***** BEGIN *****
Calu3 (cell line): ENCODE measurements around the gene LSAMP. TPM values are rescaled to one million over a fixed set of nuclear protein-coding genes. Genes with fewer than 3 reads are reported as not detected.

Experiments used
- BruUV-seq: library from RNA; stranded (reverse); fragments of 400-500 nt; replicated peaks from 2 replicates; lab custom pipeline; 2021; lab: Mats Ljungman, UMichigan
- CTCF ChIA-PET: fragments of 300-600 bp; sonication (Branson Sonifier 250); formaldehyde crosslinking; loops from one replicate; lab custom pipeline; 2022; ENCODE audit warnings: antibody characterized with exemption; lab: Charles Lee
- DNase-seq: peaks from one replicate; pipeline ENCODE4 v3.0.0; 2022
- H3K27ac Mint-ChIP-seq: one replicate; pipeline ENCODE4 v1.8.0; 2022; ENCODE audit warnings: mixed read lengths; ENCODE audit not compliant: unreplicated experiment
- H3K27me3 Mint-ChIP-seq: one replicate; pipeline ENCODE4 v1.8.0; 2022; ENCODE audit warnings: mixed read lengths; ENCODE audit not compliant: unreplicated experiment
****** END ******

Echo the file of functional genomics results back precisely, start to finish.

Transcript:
Calu3 (cell line): ENCODE measurements around the gene LSAMP. TPM values are rescaled to one million over a fixed set of nuclear protein-coding genes. Genes with fewer than 3 reads are reported as not detected.

Experiments used
- BruUV-seq: library from RNA; stranded (reverse); fragments of 400-500 nt; replicated peaks from 2 replicates; lab custom pipeline; 2021; lab: Mats Ljungman, UMichigan
- CTCF ChIA-PET: fragments of 300-600 bp; sonication (Branson Sonifier 250); formaldehyde crosslinking; loops from one replicate; lab custom pipeline; 2022; ENCODE audit warnings: antibody characterized with exemption; lab: Charles Lee
- DNase-seq: peaks from one replicate; pipeline ENCODE4 v3.0.0; 2022
- H3K27ac Mint-ChIP-seq: one replicate; pipeline ENCODE4 v1.8.0; 2022; ENCODE audit warnings: mixed read lengths; ENCODE audit not compliant: unreplicated experiment
- H3K27me3 Mint-ChIP-seq: one replicate; pipeline ENCODE4 v1.8.0; 2022; ENCODE audit warnings: mixed read lengths; ENCODE audit not compliant: unreplicated experiment